Conference interpreting is a particular form of orality. Placed at the core of communication between a speaker and his/her audience, the interpreter is, at the same time, text producer and receiver. In his/her function as linguistic and, above all, cultural mediator, the interpreter produces an interpreted speech on the basis of an original speech ; hence the subordinate nature of his/her role. The orality of the source text (original speech) and of the target text (interpreted speech) has been, to this day, the Cinderella of interpreting studies. In terms of both quantity and quality, results obtained so far do not yet enable us either to provide a comprehensive description of orality in interpreting, or to compare and contrast it with other forms of oral language.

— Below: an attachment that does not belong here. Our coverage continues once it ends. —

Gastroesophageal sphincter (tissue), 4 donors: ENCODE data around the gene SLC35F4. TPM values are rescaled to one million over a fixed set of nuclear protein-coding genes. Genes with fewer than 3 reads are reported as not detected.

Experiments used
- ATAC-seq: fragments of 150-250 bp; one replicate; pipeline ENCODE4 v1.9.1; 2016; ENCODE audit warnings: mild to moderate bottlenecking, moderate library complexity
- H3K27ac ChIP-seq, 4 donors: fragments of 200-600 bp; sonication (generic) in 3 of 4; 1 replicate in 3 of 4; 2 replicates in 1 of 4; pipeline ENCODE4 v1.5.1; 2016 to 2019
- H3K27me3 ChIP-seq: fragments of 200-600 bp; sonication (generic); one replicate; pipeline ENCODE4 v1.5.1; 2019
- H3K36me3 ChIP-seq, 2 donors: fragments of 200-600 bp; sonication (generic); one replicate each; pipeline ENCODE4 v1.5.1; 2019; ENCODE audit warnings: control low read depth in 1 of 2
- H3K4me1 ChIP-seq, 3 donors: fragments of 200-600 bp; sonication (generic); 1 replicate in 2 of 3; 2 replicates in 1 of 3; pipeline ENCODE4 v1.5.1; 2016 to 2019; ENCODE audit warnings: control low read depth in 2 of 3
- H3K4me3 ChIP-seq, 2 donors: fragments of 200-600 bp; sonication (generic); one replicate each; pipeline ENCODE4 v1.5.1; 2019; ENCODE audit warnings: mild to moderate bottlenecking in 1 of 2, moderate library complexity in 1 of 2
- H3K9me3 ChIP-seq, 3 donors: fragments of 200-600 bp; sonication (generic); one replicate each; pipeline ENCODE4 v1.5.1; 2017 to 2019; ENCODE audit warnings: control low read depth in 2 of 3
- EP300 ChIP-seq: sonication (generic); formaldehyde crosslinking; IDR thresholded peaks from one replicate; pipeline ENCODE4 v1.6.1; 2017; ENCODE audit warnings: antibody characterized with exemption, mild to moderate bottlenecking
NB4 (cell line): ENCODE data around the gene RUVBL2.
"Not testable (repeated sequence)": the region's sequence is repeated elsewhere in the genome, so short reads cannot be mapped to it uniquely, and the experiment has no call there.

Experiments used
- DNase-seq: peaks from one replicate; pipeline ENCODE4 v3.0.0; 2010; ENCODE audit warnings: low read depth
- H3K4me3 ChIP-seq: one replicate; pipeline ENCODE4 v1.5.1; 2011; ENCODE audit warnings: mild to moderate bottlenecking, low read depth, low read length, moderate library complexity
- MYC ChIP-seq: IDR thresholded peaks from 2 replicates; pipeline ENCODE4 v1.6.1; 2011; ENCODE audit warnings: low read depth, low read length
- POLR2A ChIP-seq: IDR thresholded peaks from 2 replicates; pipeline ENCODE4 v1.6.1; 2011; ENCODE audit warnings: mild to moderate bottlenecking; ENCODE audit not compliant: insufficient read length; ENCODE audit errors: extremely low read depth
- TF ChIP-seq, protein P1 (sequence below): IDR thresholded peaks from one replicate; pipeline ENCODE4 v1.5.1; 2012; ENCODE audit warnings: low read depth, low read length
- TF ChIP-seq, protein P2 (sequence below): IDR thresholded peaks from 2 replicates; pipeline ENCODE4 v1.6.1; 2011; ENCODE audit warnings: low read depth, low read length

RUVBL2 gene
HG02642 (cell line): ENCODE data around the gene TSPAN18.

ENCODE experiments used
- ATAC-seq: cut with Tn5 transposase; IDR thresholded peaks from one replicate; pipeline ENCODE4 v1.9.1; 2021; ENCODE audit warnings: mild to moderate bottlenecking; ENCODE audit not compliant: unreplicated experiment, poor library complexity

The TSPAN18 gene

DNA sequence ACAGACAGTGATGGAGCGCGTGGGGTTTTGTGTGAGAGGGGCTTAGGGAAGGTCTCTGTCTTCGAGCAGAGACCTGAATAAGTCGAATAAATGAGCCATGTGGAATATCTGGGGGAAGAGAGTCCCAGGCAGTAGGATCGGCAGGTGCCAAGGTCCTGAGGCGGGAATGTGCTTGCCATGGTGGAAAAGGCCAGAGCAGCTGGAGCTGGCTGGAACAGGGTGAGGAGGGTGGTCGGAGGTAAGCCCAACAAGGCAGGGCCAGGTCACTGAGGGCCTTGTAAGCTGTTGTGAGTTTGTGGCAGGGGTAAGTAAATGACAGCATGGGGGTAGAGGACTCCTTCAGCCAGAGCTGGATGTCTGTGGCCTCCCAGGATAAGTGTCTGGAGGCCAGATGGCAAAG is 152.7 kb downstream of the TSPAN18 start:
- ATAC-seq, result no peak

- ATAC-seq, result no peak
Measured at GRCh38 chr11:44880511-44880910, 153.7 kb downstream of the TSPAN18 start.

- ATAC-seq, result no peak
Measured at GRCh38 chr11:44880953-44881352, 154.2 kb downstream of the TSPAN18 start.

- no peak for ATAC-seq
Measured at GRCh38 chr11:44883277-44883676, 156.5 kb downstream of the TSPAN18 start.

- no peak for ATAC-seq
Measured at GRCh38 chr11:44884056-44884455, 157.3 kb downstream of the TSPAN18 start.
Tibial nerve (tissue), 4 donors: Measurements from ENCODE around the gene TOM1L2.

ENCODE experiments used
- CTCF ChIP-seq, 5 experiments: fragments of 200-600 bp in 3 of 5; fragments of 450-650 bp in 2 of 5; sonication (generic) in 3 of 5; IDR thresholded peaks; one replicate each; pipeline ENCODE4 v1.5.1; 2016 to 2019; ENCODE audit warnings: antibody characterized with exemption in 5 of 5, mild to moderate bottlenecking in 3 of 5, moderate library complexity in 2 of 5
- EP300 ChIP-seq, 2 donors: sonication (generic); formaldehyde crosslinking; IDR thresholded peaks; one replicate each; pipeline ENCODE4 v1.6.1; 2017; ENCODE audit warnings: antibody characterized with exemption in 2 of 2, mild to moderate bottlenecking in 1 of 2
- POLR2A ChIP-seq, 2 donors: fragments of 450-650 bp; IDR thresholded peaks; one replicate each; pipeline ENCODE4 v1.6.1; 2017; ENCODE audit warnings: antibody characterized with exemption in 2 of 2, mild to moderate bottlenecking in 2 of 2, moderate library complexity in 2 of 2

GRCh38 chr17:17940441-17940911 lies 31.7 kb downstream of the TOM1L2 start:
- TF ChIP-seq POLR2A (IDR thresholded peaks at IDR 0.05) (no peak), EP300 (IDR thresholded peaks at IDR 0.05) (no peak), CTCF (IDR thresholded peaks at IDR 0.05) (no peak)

The aim of the present article is to describe the profession of conference interpreting from its beginnings, its organization within an International Association 50 years ago, as well as its membership conditions. The article goes on to describe how the profession has developed over the years, from the beginnings of consecutive interpretation at the League of Nations to the introduction of simultaneous interpretation at the Nürnberg Trials at the end of the nineteen-forties. A second part concerns the teaching of conference interpreting, and the present conditions of practice of the profession. It concludes with a description of multilingualism in the European Institutions and the present and future role of the conference interpreter on the eve of the enlargement of the European Union to 10 new member countries.